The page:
An Introvert’s Guide to Crashing the Extrovert Monopoly on Everything
By virtue of their outgoing persistence extroverts have long ruled the world, but perhaps it is time to follow the wisdom of the introvert’s aversion to meddling.
What are you going to do about it?
What should we do about it?
What can they do about?
These are the questions that we hear in relation to problems that we encounter in day to day life. The central tenet of our belief system is that ‘doing’ is the only meaningful activity. We assume all problems just need a fresh coat of action in order to stop being problems, ignoring the fact that under all those layers of action past the fundamental problems still remain. No matter how many bandages you put on an error, the infection can spread inside of it.
Even more insidious is what it is that is usually meant by ‘doing’. In our state-based social/economic/political systems ‘doing’ often means employing the force of the state on behalf of majority interests. ‘Doing’ often means creating new systems to impose your will on others, or reforming old systems to do the same. More often than not ‘doing’ is an intrusion on individuals and minority factions, that when not upheld by direct force often entails inescapable coercion. I am not trying to sound like some natural law/rights proponent here, but the logic of political action is inevitable, despite your ideology or mine.
The old lady who eventually died of horse-swallowing, after a series of escalations following a fly ingestion incident, was stuck in a feedback loop of ‘doing’. A rational person would have stopped swallowing things after the fly (not doing) and attempted to cough or vomit up the fly (undoing) if it posed a real threat, which it did not. It was only the act of repeated doings that escalated the situation to the fatal level of whole horse consumption.
Undoing may be argued to be a form of doing, which is right in some sense, but false in others. When I speak of undoing I mean deconstructing, not to make room for building anew, but just to be rid of a thing that was not working. Too often our undoing is just part of the process of doing something else in its place. So I would suggest that what differentiates true undoing from doing is that it is followed by not-doing.
Doing nothing. Leaving things be. Minding your own business. These are things humans are not very good at. When we talk about ‘doing’ we do so with the urgency of belief that we must have a plan of action at all times. Yet we compulsively ‘do’. We need never worry about that. It needs no protection or defense. We should concentrate instead on where we fail, which is undoing and not-doing. These are the skills we should be developing as individuals and as a species.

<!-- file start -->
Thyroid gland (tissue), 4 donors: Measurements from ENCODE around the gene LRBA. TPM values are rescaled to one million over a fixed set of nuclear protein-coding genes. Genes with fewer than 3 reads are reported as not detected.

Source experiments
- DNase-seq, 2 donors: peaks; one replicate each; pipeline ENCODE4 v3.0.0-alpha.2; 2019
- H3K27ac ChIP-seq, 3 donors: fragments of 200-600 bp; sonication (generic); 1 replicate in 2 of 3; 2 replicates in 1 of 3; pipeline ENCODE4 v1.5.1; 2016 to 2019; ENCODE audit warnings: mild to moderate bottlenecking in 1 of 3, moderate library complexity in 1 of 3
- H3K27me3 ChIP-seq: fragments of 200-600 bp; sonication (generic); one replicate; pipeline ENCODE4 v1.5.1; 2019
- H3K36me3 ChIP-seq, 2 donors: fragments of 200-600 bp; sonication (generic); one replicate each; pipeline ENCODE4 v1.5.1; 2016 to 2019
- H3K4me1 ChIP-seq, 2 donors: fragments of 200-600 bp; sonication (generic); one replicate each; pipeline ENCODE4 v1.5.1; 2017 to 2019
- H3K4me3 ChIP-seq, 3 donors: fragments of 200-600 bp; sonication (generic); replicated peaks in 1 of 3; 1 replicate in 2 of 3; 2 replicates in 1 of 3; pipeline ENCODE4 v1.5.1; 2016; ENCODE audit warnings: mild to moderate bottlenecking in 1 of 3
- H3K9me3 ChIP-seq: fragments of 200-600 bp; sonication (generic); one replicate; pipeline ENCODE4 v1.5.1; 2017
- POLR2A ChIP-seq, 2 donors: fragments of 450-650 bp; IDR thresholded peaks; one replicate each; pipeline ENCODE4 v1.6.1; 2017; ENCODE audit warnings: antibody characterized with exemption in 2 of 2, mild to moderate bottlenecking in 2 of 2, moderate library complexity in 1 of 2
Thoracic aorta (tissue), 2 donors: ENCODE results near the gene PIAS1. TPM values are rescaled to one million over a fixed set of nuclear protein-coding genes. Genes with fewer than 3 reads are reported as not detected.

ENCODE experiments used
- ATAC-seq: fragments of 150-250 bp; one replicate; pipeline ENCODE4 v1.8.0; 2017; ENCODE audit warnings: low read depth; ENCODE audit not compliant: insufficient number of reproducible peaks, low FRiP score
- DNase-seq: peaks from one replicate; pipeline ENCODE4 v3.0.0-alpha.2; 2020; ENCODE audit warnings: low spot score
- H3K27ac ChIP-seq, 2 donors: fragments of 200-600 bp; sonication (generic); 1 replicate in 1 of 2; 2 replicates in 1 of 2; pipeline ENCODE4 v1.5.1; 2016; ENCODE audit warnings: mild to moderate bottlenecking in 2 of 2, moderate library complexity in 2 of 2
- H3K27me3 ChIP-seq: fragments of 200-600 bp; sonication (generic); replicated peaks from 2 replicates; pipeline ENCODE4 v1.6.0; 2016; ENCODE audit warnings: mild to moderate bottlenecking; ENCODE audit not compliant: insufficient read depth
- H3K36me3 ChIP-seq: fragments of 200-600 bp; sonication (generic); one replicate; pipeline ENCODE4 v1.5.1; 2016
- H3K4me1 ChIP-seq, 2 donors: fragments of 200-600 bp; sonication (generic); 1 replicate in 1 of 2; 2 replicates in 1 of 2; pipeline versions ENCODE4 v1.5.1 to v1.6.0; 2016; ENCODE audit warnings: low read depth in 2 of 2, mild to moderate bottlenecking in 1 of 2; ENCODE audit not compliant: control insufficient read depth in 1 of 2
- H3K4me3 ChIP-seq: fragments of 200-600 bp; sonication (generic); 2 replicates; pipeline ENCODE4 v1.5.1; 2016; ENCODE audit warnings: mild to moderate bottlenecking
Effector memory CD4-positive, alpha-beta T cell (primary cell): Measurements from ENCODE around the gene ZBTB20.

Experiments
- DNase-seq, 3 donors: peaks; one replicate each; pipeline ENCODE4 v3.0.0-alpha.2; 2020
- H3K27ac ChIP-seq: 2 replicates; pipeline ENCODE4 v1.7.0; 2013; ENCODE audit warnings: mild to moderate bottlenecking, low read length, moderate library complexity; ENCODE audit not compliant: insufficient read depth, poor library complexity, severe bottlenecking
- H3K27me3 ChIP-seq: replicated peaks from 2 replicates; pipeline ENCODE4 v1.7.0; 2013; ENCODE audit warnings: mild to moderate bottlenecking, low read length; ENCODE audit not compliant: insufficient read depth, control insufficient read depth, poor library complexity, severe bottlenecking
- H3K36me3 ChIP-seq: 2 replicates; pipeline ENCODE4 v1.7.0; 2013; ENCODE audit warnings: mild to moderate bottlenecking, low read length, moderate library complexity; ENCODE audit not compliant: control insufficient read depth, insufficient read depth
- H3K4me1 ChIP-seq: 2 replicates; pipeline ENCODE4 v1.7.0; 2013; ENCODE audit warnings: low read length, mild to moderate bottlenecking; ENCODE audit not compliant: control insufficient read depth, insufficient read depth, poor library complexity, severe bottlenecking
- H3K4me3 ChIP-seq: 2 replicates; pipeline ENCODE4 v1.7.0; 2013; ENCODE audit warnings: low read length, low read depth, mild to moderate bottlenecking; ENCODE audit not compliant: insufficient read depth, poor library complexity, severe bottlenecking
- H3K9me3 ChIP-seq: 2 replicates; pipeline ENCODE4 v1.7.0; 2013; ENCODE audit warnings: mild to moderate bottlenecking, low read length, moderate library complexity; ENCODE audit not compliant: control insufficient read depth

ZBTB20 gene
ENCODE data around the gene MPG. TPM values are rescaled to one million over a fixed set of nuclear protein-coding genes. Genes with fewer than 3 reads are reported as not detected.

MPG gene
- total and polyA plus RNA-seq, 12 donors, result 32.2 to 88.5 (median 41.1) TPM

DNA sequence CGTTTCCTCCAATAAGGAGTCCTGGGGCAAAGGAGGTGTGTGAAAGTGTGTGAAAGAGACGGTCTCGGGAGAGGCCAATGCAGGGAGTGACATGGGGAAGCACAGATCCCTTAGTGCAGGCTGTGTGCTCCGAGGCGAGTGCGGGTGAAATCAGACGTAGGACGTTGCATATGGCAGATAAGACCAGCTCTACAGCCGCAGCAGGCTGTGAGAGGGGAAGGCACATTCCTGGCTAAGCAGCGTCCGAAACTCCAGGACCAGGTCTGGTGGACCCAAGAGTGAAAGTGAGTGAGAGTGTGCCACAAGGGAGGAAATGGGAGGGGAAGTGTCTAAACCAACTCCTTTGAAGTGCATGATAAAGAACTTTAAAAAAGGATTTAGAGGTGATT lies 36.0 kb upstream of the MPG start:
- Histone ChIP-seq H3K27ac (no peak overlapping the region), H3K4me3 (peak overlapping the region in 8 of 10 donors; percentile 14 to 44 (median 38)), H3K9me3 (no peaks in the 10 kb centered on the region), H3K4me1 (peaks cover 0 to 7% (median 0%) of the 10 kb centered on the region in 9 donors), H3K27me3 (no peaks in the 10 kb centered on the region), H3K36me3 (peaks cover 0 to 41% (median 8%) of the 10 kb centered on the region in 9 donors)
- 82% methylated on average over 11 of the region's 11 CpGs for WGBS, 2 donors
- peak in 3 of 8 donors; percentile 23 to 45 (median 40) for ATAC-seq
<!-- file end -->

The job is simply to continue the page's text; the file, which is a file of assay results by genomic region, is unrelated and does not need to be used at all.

I think the reason we have this problem is that extroverts have, by their very nature, become the default keepers of social systems and mainstream ideologies. Introverts who want to be left alone and leave others alone in the process are usually hiding out in a safe place while the extroverts are out ‘doing’ things. But as anyone whose tendencies lay nearer the introversion end of the scale knows, that ‘doing’ can make coexisting with extroverts extremely painful. Their insistence on compulsive interaction, and social systems which require and promote it, forces the rest of us into institutions and cultural paradigms that do not meet our needs.
Yet intelligence seems to be on the side of the introverts. And the internet has given a forum in which that intelligence can be heard, shared and adapted into solutions. If the pen was mightier than the sword, then the keyboard is hundreds of times more powerful. And it is here where we need to launch an attack against the primacy of ‘doing’ and the tyranny of extroverts. And to do so we must dismantle the false narrative of compulsive, busy-bodies who insist that we must keep swallowing larger critters following the unfortunate thing with the fly.
Use that powerful introvert intellect to give a voice to inaction. Call out extroverts wherever they are busy making plans that include the rest of us. Appeal not to their intellect, but to their heart. Let them know how you feel. Show them how their behaviors can be harmful to you and others like you. Point out the implications of their activity and its potential consequences from a perspective they are not privy to. Extroverts aren’t flawed, they just tend to project extrovert desires onto everyone else, because that is part of their personality package. Take responsibility for helping them to see the potential beauty in dialing their hyperactive habits down a bit.
It is time we recapture the lost arts of Undoing and Doing Nothing. This old jalopy of a planet already has enough ‘doing’ on it to keep it going for a long time to come. Before we can do anything that doesn’t just add to the problems created by doing, we must undo much, without worrying about what will take its place. Doing will happen as a course of human nature. Undoing and Not-Doing are far greater challenges for individuals and our species. Lets put our time and energy there and see if maybe we haven’t just been trying too hard and suffering from our over-achievement.